U.S. Intellectual History Blog

Her Religion

Editor's Note

This guest post is another from intellectual and gender historian Lilian Calles Barger. Barger further explores the themes in this essay in her book The World Come of Age: An Intellectual History of Liberation Theology, Oxford University Press, 2018. She is currently researching the history of feminist thought and the gender revolution. @lilianbarger

— Anthony Chaney

“What would have been the effect upon religion if it had come to us through the minds of women?” That’s a question that Charlotte Perkins Gilman asked in her little-known book, His Religion and Hers: A Study of the Faith of Our Fathers and the Work of Our Mothers (1923), and a question that modern feminism continues to ask. Elizabeth Cady Stanton concluded, after having endured decades of resistance against women’s political rights, that religion inspired by men’s drive for domination had been the chief opponent of women. This was a view she had long held and expressed in an 1852 letter to the Women’s Rights Convention, writing, “In her present ignorance, woman’s religion, instead of making her noble and free, by the wrong application of great principles of right and justice, has made her bondage but more certain and lasting, her degradation more hopeless and complete.” This scathing complaint against Christianity that reigned over America persisted through the twentieth century. As women like Stanton considered abandoning their inherited faith, Gilman, seeing the positive values offered by religion along with its negative social and political effects, attempted to move toward reconciliation. Both Gilman and Stanton offered the foundational reasoning for feminist theology.[1]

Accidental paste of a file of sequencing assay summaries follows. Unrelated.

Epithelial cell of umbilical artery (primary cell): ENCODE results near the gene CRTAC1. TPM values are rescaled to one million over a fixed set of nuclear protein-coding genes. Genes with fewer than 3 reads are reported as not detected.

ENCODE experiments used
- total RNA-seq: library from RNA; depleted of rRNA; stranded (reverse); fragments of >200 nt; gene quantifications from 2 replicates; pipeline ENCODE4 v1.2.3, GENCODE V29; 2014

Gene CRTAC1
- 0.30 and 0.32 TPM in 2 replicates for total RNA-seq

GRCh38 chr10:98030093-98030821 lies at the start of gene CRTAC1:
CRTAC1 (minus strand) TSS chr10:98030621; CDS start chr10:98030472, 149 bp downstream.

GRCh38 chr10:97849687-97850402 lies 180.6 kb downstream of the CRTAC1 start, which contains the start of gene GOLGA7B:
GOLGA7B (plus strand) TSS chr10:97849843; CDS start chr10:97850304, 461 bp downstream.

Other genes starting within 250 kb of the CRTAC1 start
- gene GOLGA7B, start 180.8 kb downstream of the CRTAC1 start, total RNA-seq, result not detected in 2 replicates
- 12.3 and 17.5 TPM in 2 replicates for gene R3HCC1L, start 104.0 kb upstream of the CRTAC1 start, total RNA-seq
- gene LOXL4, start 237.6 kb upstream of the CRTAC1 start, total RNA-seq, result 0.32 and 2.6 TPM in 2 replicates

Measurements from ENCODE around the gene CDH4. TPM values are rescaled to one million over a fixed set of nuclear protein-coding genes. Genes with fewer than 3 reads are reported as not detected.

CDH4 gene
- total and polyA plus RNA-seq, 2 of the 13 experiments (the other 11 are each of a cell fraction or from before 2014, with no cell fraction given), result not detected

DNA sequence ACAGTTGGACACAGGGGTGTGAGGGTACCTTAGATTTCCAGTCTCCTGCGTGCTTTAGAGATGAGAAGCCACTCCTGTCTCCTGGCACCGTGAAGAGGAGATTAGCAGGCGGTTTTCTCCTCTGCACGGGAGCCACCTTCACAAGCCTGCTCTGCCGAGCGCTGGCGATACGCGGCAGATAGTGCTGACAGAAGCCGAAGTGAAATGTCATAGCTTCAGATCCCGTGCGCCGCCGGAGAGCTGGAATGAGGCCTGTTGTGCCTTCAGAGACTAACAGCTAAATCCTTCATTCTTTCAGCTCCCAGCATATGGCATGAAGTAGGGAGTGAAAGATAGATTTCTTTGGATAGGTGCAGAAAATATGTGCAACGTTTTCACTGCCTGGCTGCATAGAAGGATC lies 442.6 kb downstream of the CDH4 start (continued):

In her utopian novel, Herland (1915), Gilman described the religion of a woman’s utopia through the eyes of the male narrator and intrepid scientist Vandyck Jennings. Traveling through a mysterious land of an advanced civilization, Jennings falls in love with the heroine Ellador. She teaches him the elemental features of the “Divine Force.” Instead of a religion of “Dominant Power,” a “Vengeance-is-mine God,” and taboos, the religion of Herland involves a “Mother Spirit” and an “Indwelling Spirit.” Jennings finds this religion to be the most Christian of all, embracing rationality and rejecting what Gilman called a “death-based religion” in order to embrace a “birth-based” one. The religion of Jennings’s world demonstrated an unhealthy otherworldly concern emerging from what Gilman described in His Religion and Hers as “the soaring, imaginative minds of men, constructing lofty, shimmering piles of abstract thought.” These men, “taking as their postulate a revelation from God, gave us religions which could not possibly be maintained without belief and obedience … we find them most permanent and changeless among people who make the least effort to square their beliefs with the laws of life.” The “laws of life,” discovered by Gilman and evolutionary science, were denied by many fervent believers.[2]